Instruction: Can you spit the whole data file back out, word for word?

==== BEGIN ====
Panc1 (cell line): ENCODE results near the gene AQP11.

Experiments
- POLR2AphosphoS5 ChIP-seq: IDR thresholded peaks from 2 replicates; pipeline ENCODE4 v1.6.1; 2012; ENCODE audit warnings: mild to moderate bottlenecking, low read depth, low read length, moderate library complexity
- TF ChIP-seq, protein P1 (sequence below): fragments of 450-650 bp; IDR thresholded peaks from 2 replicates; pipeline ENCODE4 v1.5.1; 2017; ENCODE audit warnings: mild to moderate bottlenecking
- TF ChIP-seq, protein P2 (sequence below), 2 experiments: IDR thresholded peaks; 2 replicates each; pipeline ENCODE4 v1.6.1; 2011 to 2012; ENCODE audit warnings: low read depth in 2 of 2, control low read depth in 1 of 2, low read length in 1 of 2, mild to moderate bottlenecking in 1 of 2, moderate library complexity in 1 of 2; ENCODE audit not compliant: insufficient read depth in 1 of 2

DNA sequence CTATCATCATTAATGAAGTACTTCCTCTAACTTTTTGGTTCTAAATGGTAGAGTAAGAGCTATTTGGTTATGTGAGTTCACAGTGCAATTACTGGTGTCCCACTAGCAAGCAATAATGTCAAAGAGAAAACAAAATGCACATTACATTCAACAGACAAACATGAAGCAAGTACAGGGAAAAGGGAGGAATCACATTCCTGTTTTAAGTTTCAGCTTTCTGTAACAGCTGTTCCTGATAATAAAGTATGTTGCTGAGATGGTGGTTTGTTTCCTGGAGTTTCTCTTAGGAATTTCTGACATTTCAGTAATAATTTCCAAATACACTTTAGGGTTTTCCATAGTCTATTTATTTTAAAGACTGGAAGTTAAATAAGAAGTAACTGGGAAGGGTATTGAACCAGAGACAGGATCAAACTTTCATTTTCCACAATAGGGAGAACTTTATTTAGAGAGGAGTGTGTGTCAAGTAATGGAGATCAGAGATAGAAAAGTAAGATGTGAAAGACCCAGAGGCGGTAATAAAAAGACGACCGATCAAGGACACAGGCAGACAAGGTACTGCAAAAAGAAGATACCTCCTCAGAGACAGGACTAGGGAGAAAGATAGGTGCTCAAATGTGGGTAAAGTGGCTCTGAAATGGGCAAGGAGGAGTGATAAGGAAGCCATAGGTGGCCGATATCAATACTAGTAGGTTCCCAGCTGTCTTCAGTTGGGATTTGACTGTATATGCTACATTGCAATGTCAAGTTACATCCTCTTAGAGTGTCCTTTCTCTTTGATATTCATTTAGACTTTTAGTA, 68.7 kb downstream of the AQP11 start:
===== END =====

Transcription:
Panc1 (cell line): ENCODE results near the gene AQP11.

Experiments
- POLR2AphosphoS5 ChIP-seq: IDR thresholded peaks from 2 replicates; pipeline ENCODE4 v1.6.1; 2012; ENCODE audit warnings: mild to moderate bottlenecking, low read depth, low read length, moderate library complexity
- TF ChIP-seq, protein P1 (sequence below): fragments of 450-650 bp; IDR thresholded peaks from 2 replicates; pipeline ENCODE4 v1.5.1; 2017; ENCODE audit warnings: mild to moderate bottlenecking
- TF ChIP-seq, protein P2 (sequence below), 2 experiments: IDR thresholded peaks; 2 replicates each; pipeline ENCODE4 v1.6.1; 2011 to 2012; ENCODE audit warnings: low read depth in 2 of 2, control low read depth in 1 of 2, low read length in 1 of 2, mild to moderate bottlenecking in 1 of 2, moderate library complexity in 1 of 2; ENCODE audit not compliant: insufficient read depth in 1 of 2

DNA sequence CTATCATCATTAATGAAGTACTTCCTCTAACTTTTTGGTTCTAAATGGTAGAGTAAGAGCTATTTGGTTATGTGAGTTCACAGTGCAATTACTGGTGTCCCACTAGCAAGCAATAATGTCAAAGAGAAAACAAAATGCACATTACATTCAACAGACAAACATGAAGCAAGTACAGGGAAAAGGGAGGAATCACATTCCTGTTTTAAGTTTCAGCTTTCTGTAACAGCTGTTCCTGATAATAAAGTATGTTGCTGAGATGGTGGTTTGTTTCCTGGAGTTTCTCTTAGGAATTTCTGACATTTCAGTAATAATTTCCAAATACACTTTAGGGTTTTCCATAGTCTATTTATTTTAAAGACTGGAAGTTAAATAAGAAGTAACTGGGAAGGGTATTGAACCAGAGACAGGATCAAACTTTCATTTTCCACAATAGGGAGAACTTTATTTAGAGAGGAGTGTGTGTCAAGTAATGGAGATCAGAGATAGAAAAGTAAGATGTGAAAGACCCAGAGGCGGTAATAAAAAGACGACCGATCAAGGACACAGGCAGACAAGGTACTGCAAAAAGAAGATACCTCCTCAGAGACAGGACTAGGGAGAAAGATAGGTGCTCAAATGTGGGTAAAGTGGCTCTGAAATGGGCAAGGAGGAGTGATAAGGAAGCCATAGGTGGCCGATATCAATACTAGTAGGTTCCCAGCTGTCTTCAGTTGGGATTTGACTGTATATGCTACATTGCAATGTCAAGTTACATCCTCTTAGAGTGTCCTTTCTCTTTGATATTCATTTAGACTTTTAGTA, 68.7 kb downstream of the AQP11 start: